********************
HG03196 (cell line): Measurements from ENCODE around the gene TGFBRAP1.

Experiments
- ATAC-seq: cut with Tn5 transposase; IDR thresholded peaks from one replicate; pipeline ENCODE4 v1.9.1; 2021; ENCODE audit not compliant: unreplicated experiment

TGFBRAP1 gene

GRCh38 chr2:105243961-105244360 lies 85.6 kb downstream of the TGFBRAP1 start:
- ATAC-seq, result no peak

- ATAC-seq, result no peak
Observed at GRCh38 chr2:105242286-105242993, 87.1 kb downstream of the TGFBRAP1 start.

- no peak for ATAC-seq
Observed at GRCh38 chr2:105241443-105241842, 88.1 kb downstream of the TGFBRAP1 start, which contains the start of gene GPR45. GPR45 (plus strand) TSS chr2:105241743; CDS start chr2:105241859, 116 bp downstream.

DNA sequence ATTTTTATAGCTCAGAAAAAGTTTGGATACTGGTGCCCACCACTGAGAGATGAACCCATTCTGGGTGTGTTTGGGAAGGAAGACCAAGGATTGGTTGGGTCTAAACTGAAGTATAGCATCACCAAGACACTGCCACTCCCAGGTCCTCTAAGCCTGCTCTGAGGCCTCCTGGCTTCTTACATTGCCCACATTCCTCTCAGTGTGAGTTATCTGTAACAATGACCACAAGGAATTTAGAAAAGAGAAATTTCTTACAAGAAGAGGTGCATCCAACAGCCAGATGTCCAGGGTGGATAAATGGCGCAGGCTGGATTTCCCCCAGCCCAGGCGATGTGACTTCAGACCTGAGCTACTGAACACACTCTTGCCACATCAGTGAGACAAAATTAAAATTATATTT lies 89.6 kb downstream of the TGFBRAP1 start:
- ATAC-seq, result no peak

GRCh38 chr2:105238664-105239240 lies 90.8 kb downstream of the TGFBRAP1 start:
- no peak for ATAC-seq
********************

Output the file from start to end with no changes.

HG03196 (cell line): Measurements from ENCODE around the gene TGFBRAP1.

Experiments
- ATAC-seq: cut with Tn5 transposase; IDR thresholded peaks from one replicate; pipeline ENCODE4 v1.9.1; 2021; ENCODE audit not compliant: unreplicated experiment

TGFBRAP1 gene

GRCh38 chr2:105243961-105244360 lies 85.6 kb downstream of the TGFBRAP1 start:
- ATAC-seq, result no peak

- ATAC-seq, result no peak
Observed at GRCh38 chr2:105242286-105242993, 87.1 kb downstream of the TGFBRAP1 start.

- no peak for ATAC-seq
Observed at GRCh38 chr2:105241443-105241842, 88.1 kb downstream of the TGFBRAP1 start, which contains the start of gene GPR45. GPR45 (plus strand) TSS chr2:105241743; CDS start chr2:105241859, 116 bp downstream.

DNA sequence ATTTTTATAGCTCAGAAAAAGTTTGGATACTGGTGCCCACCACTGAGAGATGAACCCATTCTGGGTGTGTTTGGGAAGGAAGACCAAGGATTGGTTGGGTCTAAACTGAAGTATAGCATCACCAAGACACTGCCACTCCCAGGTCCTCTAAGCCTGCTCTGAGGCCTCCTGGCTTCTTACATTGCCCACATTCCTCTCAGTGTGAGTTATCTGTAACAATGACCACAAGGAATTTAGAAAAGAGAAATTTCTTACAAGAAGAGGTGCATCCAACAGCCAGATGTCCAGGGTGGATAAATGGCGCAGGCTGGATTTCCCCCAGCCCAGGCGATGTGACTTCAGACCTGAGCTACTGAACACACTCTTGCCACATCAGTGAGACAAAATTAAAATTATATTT lies 89.6 kb downstream of the TGFBRAP1 start:
- ATAC-seq, result no peak

GRCh38 chr2:105238664-105239240 lies 90.8 kb downstream of the TGFBRAP1 start:
- no peak for ATAC-seq